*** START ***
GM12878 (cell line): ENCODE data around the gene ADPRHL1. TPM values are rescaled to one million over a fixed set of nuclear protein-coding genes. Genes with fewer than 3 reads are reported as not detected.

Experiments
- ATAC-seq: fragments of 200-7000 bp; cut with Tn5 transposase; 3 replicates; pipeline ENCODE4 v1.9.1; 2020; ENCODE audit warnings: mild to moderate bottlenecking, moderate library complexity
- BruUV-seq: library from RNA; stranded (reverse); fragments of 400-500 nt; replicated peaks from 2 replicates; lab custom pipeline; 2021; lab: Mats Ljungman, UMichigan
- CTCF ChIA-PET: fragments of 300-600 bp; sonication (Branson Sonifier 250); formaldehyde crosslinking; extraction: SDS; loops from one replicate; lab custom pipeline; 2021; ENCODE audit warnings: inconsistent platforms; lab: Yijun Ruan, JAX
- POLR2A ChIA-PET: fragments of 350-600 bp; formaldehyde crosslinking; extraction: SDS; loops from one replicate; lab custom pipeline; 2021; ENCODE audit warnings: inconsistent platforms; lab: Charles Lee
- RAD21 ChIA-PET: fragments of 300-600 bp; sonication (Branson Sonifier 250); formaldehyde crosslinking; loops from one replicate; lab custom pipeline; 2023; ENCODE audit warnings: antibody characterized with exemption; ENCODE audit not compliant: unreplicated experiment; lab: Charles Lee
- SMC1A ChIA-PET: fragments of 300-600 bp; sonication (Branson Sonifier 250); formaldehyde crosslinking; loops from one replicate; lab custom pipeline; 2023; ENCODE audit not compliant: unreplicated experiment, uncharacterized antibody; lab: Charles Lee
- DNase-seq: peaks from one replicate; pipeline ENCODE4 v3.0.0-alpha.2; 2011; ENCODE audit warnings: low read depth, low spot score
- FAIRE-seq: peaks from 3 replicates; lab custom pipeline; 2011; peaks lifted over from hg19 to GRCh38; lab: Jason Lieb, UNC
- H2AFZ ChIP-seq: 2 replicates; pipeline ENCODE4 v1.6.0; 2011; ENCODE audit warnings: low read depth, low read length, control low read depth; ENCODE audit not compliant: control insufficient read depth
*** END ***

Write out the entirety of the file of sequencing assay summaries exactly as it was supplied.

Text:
GM12878 (cell line): ENCODE data around the gene ADPRHL1. TPM values are rescaled to one million over a fixed set of nuclear protein-coding genes. Genes with fewer than 3 reads are reported as not detected.

Experiments
- ATAC-seq: fragments of 200-7000 bp; cut with Tn5 transposase; 3 replicates; pipeline ENCODE4 v1.9.1; 2020; ENCODE audit warnings: mild to moderate bottlenecking, moderate library complexity
- BruUV-seq: library from RNA; stranded (reverse); fragments of 400-500 nt; replicated peaks from 2 replicates; lab custom pipeline; 2021; lab: Mats Ljungman, UMichigan
- CTCF ChIA-PET: fragments of 300-600 bp; sonication (Branson Sonifier 250); formaldehyde crosslinking; extraction: SDS; loops from one replicate; lab custom pipeline; 2021; ENCODE audit warnings: inconsistent platforms; lab: Yijun Ruan, JAX
- POLR2A ChIA-PET: fragments of 350-600 bp; formaldehyde crosslinking; extraction: SDS; loops from one replicate; lab custom pipeline; 2021; ENCODE audit warnings: inconsistent platforms; lab: Charles Lee
- RAD21 ChIA-PET: fragments of 300-600 bp; sonication (Branson Sonifier 250); formaldehyde crosslinking; loops from one replicate; lab custom pipeline; 2023; ENCODE audit warnings: antibody characterized with exemption; ENCODE audit not compliant: unreplicated experiment; lab: Charles Lee
- SMC1A ChIA-PET: fragments of 300-600 bp; sonication (Branson Sonifier 250); formaldehyde crosslinking; loops from one replicate; lab custom pipeline; 2023; ENCODE audit not compliant: unreplicated experiment, uncharacterized antibody; lab: Charles Lee
- DNase-seq: peaks from one replicate; pipeline ENCODE4 v3.0.0-alpha.2; 2011; ENCODE audit warnings: low read depth, low spot score
- FAIRE-seq: peaks from 3 replicates; lab custom pipeline; 2011; peaks lifted over from hg19 to GRCh38; lab: Jason Lieb, UNC
- H2AFZ ChIP-seq: 2 replicates; pipeline ENCODE4 v1.6.0; 2011; ENCODE audit warnings: low read depth, low read length, control low read depth; ENCODE audit not compliant: control insufficient read depth